Ellenborough Park has stood tall with some contemporary restorations made along the way. Now, the hotel has a five-star appeal to all who wish to stay including brilliant restaurants, a dual-level spa, and exemplary service by a friendly group of staff. The accommodations tastefully reflect the history and image of Ellenborough Park. Each room and suite is equipped with Hypnos beds, marble finished bathrooms with under floor heating, and the ever-fashionable fluffy gowns and slippers. Rooms are available in four separate quarters: Main House, The Mews, Ellenborough Gate, and Woodland Court (which has suites named after famous racehorses).

The main restaurant offers contemporary selection of British inspired cuisine with European twists, accompanied by a stunning wine selection. No wine selection is complete without a stellar team, and both the staff and sommelier do justice to the quality that is housed within these beautiful walls. With the perfect size portions to whet the appetite, it’s the marvelous antique cheese trolley that adds the final touch do this gourmet experience.

Ellenborough Park is also surrounded by luscious countryside, sitting in the heart of the Cotwolds. Take a stroll through the hills after visiting the bespoke ‘Boot Room’, to fit yourself with the most comfortable boots and parker jackets you’ve come across. Upon completion of your hike, soothe your body in the warm sunshine as you sip on local ales and watch the wildlife flurry on by – tranquility to your ears as the sunset begins to set the sky on fire.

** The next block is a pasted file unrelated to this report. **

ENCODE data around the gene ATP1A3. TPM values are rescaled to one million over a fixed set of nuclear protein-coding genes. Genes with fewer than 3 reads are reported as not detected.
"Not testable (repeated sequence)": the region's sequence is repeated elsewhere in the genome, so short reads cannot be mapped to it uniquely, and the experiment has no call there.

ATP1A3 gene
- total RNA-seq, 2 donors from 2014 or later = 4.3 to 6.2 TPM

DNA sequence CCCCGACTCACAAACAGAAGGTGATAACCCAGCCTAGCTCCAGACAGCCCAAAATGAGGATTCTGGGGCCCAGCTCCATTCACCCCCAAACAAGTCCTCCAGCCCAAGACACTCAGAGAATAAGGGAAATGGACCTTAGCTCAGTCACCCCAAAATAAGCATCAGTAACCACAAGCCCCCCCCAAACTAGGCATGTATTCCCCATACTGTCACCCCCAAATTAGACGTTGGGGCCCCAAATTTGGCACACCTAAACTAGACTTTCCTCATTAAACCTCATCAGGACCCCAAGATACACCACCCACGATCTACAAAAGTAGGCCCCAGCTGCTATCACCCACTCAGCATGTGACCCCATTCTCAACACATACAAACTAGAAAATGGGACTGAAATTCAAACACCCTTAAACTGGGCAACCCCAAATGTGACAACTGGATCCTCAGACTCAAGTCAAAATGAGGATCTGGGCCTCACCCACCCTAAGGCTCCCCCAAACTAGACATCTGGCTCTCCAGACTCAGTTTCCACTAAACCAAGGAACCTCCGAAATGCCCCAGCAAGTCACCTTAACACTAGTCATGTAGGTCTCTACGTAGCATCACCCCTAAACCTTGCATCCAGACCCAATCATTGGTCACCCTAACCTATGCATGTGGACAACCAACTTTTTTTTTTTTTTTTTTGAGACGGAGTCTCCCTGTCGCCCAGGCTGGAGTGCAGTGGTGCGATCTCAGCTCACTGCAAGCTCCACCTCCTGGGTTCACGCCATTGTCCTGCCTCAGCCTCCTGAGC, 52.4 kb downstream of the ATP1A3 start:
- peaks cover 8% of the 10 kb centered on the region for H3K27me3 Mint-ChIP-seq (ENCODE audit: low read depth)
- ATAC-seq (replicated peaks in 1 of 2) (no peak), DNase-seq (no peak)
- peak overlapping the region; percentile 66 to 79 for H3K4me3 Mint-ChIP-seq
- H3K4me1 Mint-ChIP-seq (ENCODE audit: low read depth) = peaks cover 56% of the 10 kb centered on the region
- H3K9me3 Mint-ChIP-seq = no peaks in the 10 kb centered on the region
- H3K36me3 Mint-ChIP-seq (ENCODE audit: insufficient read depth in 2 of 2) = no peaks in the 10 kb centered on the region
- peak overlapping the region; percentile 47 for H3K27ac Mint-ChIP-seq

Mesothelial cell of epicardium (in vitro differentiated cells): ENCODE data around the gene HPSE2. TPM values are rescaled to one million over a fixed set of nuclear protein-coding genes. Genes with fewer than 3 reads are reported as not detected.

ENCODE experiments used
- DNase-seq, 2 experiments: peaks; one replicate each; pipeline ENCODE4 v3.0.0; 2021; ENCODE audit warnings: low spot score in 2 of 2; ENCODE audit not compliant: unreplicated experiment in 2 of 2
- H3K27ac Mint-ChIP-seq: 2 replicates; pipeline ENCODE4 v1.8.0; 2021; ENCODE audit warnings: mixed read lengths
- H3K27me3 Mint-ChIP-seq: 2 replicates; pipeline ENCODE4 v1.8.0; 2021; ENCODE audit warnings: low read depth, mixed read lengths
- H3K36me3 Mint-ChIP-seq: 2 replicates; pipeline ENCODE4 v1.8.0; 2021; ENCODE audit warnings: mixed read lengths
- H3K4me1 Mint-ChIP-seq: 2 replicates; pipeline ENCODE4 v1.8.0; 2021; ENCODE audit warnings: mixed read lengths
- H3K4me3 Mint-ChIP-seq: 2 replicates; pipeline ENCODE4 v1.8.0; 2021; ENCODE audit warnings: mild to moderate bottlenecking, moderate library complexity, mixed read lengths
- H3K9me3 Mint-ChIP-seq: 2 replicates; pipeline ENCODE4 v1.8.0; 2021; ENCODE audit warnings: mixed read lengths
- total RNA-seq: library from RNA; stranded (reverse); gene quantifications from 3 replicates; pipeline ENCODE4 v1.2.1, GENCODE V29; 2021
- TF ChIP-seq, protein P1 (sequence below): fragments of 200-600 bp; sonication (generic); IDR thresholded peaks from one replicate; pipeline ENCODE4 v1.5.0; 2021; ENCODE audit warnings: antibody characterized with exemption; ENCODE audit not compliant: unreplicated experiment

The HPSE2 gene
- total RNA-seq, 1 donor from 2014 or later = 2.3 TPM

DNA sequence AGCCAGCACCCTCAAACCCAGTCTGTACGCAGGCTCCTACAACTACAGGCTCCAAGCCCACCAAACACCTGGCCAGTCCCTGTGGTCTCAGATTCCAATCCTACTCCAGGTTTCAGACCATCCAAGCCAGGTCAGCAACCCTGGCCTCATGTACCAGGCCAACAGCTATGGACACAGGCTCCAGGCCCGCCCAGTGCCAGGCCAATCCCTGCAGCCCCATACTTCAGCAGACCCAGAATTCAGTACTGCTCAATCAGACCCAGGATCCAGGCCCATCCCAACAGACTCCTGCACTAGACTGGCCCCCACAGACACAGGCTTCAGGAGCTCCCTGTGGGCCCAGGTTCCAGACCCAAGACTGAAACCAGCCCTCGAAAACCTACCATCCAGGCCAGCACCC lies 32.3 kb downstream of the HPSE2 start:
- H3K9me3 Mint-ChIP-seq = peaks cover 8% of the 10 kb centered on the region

Whether for travel, events, or conferences, Ellenborough Park can accommodate all like royalty – a bespoke experience for those who like to add a little calmness to their lives.

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Southam Road, Cheltenham, Gloucestershire, GL52 3NJ | 01242 807655

By Aidy Smith

Hotel Esencia, Cancún

It started with a blank canvas, an empty white page, a bare wall. Then came lines, words, walls and windows as the masters try to create a work of art – a piece, a story, a hotel that makes a statement.

When art collector and entrepreneur Kevin Wendle purchased the Hotel Esencia in 2014 he added eleven new accommodations and edited the design of the twenty-nine existing bedrooms and suites back to a nearly blank canvas. The surfaces shine a pure white that mirrors the way the hot sun overexposes the famed sand beaches of the Xpu Ha region of Mexico. The deep brown wood edges the doors and walls like the frame of a finished work. Wooden accent pieces are arranged around the room in a manner both aesthetic and functional. Spots of color create artistic splatters in the form of flower arrangements, unique local art pieces and abstract designs on pillows and duvets.

Fifty minutes south of the tourist section of Cancún, opposite the island of Cozumel, the Hotel Esencia sits on the eastern tip of the Yucatán Peninsula as the pinnacle of unpretentious refinement and luxury. From the private white sand beaches to the open yoga studio to its varied restaurants and bars, the hotel’s offerings reflect the cool yet classy vibe of the décor. Hotel Esencia’s Mistura restaurant serves up an authentic Mexican gastronomic experience through its use of seafood dishes and specialties from the grill whereas BeefBar Esencia offers a selection of exceptional meat cuts from Australian Black Onyx and Wx Wagyu beef, and Certified Japanese Kobe beef.